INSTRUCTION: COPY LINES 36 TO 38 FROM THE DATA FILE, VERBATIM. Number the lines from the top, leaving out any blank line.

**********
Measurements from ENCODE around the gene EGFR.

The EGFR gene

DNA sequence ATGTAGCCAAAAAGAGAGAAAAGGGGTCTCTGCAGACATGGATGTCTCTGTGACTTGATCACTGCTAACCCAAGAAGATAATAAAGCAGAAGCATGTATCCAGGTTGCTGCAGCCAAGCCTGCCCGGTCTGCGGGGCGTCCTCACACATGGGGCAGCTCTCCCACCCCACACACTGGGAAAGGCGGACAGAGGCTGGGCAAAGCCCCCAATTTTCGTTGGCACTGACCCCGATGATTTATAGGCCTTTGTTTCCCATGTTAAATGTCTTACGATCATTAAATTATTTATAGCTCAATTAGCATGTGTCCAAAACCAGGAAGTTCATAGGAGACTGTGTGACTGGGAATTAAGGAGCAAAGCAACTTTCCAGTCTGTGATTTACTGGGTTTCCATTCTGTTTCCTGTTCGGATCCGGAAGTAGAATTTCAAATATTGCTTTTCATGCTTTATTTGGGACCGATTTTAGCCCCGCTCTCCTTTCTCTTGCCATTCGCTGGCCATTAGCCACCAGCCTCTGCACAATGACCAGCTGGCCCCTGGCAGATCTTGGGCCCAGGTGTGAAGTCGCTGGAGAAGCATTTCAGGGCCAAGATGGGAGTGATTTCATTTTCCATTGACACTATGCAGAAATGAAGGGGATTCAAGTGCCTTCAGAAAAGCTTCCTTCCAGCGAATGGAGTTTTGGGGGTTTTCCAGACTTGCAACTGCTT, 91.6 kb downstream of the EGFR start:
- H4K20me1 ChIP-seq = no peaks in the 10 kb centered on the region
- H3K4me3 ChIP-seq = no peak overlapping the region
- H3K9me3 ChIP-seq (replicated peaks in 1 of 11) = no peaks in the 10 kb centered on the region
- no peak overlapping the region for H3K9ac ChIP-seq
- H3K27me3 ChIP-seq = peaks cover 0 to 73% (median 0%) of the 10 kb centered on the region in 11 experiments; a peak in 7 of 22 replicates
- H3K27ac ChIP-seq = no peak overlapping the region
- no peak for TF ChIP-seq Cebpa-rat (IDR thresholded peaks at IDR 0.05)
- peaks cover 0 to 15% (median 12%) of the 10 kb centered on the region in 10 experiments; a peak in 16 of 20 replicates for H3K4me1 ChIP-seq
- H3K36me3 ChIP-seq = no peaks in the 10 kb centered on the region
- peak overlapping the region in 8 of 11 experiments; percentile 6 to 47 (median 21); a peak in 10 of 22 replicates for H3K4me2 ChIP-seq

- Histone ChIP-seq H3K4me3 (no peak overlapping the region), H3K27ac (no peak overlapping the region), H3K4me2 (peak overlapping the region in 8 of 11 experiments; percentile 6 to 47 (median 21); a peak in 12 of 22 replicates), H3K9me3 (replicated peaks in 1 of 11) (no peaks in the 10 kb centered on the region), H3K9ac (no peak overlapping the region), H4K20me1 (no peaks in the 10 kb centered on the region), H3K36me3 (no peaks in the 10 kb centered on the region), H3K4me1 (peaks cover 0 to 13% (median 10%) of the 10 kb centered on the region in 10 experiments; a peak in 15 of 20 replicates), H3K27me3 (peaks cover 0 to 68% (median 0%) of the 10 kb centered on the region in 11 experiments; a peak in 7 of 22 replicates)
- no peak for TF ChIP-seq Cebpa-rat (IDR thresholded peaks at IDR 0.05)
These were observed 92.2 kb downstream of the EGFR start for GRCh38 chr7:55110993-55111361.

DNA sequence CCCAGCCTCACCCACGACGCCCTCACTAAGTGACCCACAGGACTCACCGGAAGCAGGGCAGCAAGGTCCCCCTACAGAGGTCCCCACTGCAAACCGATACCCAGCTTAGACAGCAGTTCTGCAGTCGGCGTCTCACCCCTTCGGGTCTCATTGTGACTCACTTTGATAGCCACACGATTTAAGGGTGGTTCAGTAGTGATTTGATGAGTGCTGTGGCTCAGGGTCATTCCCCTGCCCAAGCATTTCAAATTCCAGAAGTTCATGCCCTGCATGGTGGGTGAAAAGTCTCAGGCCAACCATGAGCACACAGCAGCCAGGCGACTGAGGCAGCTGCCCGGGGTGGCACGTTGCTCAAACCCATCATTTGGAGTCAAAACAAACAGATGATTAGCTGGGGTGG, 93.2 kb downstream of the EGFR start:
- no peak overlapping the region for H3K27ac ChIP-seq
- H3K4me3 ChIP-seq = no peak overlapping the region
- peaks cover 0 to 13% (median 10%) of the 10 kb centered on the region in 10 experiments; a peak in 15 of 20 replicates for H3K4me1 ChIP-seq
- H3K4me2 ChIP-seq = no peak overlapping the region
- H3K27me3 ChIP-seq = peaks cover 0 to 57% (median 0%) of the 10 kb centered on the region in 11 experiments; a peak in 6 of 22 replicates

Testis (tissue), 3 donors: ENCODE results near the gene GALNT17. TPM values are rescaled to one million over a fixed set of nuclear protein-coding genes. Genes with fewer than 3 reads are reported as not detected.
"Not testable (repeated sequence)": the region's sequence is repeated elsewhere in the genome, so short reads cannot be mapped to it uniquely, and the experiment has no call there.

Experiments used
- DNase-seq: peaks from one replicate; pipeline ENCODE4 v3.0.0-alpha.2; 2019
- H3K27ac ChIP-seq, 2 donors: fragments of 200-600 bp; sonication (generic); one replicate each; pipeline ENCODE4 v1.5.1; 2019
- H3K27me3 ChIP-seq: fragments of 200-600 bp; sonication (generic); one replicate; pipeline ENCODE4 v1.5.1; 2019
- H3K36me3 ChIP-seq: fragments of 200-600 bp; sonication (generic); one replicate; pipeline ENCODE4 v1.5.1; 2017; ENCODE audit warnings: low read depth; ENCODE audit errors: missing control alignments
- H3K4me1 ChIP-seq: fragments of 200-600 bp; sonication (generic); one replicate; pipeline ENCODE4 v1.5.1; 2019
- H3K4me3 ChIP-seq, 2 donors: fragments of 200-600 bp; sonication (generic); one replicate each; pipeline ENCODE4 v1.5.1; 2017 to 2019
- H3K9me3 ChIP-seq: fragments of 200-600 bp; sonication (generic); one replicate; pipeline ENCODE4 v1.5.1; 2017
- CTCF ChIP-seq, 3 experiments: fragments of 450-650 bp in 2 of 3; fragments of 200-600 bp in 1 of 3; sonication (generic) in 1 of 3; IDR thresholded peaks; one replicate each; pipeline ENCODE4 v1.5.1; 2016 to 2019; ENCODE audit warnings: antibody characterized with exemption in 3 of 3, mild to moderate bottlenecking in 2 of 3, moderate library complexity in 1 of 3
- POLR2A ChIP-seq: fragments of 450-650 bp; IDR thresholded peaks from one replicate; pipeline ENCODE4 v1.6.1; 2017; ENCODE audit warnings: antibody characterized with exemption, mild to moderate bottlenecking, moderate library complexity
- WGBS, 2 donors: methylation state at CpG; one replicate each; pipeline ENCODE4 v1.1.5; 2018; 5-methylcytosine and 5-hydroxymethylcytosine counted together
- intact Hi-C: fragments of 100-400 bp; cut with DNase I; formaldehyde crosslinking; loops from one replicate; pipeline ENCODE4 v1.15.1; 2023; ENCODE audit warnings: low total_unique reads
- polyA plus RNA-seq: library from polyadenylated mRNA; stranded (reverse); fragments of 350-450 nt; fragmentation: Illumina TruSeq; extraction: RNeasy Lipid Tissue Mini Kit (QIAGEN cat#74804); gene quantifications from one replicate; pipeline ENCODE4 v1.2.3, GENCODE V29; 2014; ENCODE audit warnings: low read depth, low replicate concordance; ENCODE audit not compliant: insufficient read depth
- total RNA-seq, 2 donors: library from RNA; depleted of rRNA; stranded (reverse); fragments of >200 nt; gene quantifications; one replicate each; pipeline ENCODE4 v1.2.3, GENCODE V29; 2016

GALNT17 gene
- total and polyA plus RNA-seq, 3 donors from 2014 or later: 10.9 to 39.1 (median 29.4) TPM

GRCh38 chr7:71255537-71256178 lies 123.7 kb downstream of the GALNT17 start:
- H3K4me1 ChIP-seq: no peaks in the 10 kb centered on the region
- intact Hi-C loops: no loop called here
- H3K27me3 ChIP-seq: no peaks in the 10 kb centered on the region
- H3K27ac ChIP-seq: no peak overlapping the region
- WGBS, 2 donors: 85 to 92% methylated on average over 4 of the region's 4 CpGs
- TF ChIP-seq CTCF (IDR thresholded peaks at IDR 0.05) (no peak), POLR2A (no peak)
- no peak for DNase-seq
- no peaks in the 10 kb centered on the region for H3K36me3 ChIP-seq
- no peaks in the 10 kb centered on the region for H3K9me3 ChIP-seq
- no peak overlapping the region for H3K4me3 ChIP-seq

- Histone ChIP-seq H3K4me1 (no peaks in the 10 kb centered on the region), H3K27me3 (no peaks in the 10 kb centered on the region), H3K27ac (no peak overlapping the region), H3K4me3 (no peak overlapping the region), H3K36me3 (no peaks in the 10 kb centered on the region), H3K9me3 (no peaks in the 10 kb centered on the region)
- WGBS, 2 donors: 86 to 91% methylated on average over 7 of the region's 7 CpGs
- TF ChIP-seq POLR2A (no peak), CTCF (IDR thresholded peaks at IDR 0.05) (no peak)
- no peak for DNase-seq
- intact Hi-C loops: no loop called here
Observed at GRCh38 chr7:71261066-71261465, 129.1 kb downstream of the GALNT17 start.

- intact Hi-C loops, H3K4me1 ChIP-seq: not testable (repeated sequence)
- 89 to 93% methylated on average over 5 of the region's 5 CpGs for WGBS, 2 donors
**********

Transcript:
- intact Hi-C: fragments of 100-400 bp; cut with DNase I; formaldehyde crosslinking; loops from one replicate; pipeline ENCODE4 v1.15.1; 2023; ENCODE audit warnings: low total_unique reads
- polyA plus RNA-seq: library from polyadenylated mRNA; stranded (reverse); fragments of 350-450 nt; fragmentation: Illumina TruSeq; extraction: RNeasy Lipid Tissue Mini Kit (QIAGEN cat#74804); gene quantifications from one replicate; pipeline ENCODE4 v1.2.3, GENCODE V29; 2014; ENCODE audit warnings: low read depth, low replicate concordance; ENCODE audit not compliant: insufficient read depth
- total RNA-seq, 2 donors: library from RNA; depleted of rRNA; stranded (reverse); fragments of >200 nt; gene quantifications; one replicate each; pipeline ENCODE4 v1.2.3, GENCODE V29; 2016